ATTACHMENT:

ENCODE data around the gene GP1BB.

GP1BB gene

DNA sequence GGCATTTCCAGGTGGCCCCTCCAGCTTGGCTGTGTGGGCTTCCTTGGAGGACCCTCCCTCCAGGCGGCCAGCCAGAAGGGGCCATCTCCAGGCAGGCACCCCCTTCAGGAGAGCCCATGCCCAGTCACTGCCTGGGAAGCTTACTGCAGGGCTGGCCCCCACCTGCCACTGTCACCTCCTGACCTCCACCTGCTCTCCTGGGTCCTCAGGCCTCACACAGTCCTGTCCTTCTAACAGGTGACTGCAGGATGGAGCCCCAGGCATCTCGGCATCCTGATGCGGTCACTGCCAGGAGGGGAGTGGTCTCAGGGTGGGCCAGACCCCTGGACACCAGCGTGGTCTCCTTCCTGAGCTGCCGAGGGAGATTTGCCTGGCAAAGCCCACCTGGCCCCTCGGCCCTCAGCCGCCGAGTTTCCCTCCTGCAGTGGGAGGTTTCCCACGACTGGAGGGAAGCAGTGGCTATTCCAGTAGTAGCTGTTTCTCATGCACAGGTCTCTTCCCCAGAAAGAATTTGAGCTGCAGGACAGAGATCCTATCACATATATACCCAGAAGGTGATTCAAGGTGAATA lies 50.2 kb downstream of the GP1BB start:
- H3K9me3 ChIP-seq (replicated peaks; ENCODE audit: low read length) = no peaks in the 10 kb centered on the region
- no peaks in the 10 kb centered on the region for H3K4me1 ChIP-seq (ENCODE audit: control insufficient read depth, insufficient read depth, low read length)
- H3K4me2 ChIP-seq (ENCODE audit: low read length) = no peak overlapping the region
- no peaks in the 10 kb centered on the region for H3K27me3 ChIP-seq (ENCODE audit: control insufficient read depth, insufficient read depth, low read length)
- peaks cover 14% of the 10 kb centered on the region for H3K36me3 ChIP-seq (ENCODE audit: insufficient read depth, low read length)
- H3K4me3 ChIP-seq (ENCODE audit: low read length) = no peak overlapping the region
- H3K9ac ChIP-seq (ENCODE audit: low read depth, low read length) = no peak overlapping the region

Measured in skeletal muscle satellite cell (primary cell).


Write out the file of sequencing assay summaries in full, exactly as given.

ENCODE data around the gene GP1BB.

GP1BB gene

DNA sequence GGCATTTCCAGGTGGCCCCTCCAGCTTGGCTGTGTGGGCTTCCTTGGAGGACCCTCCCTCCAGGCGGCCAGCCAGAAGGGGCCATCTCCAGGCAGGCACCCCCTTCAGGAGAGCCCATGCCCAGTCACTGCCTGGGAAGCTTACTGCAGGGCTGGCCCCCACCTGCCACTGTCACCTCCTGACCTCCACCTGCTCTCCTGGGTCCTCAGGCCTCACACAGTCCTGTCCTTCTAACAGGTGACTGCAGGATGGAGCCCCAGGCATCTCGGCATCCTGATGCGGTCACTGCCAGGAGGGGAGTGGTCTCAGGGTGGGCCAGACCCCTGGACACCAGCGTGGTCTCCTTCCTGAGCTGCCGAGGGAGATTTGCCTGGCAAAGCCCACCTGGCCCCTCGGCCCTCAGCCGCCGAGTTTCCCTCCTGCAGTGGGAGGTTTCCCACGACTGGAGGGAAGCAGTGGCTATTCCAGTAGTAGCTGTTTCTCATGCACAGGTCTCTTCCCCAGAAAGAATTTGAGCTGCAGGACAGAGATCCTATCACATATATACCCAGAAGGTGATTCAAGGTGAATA lies 50.2 kb downstream of the GP1BB start:
- H3K9me3 ChIP-seq (replicated peaks; ENCODE audit: low read length) = no peaks in the 10 kb centered on the region
- no peaks in the 10 kb centered on the region for H3K4me1 ChIP-seq (ENCODE audit: control insufficient read depth, insufficient read depth, low read length)
- H3K4me2 ChIP-seq (ENCODE audit: low read length) = no peak overlapping the region
- no peaks in the 10 kb centered on the region for H3K27me3 ChIP-seq (ENCODE audit: control insufficient read depth, insufficient read depth, low read length)
- peaks cover 14% of the 10 kb centered on the region for H3K36me3 ChIP-seq (ENCODE audit: insufficient read depth, low read length)
- H3K4me3 ChIP-seq (ENCODE audit: low read length) = no peak overlapping the region
- H3K9ac ChIP-seq (ENCODE audit: low read depth, low read length) = no peak overlapping the region

Measured in skeletal muscle satellite cell (primary cell).